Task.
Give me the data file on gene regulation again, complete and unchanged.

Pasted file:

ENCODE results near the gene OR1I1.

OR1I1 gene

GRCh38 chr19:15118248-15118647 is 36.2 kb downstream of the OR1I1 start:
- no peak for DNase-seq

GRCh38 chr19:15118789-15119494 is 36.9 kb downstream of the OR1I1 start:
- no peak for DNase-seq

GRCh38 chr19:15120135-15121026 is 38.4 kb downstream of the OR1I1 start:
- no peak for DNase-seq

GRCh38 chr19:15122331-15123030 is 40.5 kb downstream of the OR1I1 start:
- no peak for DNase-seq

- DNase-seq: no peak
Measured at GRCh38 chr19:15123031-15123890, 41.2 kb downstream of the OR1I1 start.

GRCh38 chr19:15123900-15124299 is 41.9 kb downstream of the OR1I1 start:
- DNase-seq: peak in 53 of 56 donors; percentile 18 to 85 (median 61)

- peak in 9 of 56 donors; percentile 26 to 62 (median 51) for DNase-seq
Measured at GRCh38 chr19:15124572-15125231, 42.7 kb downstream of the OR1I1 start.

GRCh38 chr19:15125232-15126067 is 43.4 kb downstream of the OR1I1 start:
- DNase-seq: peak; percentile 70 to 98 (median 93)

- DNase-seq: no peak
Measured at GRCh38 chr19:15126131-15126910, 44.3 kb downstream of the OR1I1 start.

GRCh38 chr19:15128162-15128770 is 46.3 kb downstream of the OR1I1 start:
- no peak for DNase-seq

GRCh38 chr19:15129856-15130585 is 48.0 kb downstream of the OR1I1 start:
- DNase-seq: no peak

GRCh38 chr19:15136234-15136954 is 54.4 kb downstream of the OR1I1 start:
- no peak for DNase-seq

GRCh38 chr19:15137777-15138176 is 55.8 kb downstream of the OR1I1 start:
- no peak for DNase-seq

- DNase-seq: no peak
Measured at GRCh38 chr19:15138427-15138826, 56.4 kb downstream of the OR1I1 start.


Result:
ENCODE results near the gene OR1I1.

OR1I1 gene

GRCh38 chr19:15118248-15118647 is 36.2 kb downstream of the OR1I1 start:
- no peak for DNase-seq

GRCh38 chr19:15118789-15119494 is 36.9 kb downstream of the OR1I1 start:
- no peak for DNase-seq

GRCh38 chr19:15120135-15121026 is 38.4 kb downstream of the OR1I1 start:
- no peak for DNase-seq

GRCh38 chr19:15122331-15123030 is 40.5 kb downstream of the OR1I1 start:
- no peak for DNase-seq

- DNase-seq: no peak
Measured at GRCh38 chr19:15123031-15123890, 41.2 kb downstream of the OR1I1 start.

GRCh38 chr19:15123900-15124299 is 41.9 kb downstream of the OR1I1 start:
- DNase-seq: peak in 53 of 56 donors; percentile 18 to 85 (median 61)

- peak in 9 of 56 donors; percentile 26 to 62 (median 51) for DNase-seq
Measured at GRCh38 chr19:15124572-15125231, 42.7 kb downstream of the OR1I1 start.

GRCh38 chr19:15125232-15126067 is 43.4 kb downstream of the OR1I1 start:
- DNase-seq: peak; percentile 70 to 98 (median 93)

- DNase-seq: no peak
Measured at GRCh38 chr19:15126131-15126910, 44.3 kb downstream of the OR1I1 start.

GRCh38 chr19:15128162-15128770 is 46.3 kb downstream of the OR1I1 start:
- no peak for DNase-seq

GRCh38 chr19:15129856-15130585 is 48.0 kb downstream of the OR1I1 start:
- DNase-seq: no peak

GRCh38 chr19:15136234-15136954 is 54.4 kb downstream of the OR1I1 start:
- no peak for DNase-seq

GRCh38 chr19:15137777-15138176 is 55.8 kb downstream of the OR1I1 start:
- no peak for DNase-seq

- DNase-seq: no peak
Measured at GRCh38 chr19:15138427-15138826, 56.4 kb downstream of the OR1I1 start.